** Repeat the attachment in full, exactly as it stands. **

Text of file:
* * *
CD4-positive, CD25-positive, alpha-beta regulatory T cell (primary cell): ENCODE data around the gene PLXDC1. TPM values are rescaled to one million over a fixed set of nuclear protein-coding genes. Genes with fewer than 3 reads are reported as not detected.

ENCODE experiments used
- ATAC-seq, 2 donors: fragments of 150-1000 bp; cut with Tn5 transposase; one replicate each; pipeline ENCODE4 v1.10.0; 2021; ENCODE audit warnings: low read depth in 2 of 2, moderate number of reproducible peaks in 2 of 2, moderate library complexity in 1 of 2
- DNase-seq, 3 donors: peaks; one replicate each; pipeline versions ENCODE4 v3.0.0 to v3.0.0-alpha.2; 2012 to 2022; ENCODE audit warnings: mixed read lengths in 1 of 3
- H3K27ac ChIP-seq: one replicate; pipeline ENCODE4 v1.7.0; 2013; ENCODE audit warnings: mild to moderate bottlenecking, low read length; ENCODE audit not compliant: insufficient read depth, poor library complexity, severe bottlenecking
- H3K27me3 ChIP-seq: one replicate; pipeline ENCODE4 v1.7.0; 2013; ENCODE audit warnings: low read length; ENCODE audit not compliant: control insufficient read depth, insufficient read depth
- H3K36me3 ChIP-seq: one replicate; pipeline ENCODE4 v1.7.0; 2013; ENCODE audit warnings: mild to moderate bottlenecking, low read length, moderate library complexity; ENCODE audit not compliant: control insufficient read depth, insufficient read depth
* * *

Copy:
CD4-positive, CD25-positive, alpha-beta regulatory T cell (primary cell): ENCODE data around the gene PLXDC1. TPM values are rescaled to one million over a fixed set of nuclear protein-coding genes. Genes with fewer than 3 reads are reported as not detected.

ENCODE experiments used
- ATAC-seq, 2 donors: fragments of 150-1000 bp; cut with Tn5 transposase; one replicate each; pipeline ENCODE4 v1.10.0; 2021; ENCODE audit warnings: low read depth in 2 of 2, moderate number of reproducible peaks in 2 of 2, moderate library complexity in 1 of 2
- DNase-seq, 3 donors: peaks; one replicate each; pipeline versions ENCODE4 v3.0.0 to v3.0.0-alpha.2; 2012 to 2022; ENCODE audit warnings: mixed read lengths in 1 of 3
- H3K27ac ChIP-seq: one replicate; pipeline ENCODE4 v1.7.0; 2013; ENCODE audit warnings: mild to moderate bottlenecking, low read length; ENCODE audit not compliant: insufficient read depth, poor library complexity, severe bottlenecking
- H3K27me3 ChIP-seq: one replicate; pipeline ENCODE4 v1.7.0; 2013; ENCODE audit warnings: low read length; ENCODE audit not compliant: control insufficient read depth, insufficient read depth
- H3K36me3 ChIP-seq: one replicate; pipeline ENCODE4 v1.7.0; 2013; ENCODE audit warnings: mild to moderate bottlenecking, low read length, moderate library complexity; ENCODE audit not compliant: control insufficient read depth, insufficient read depth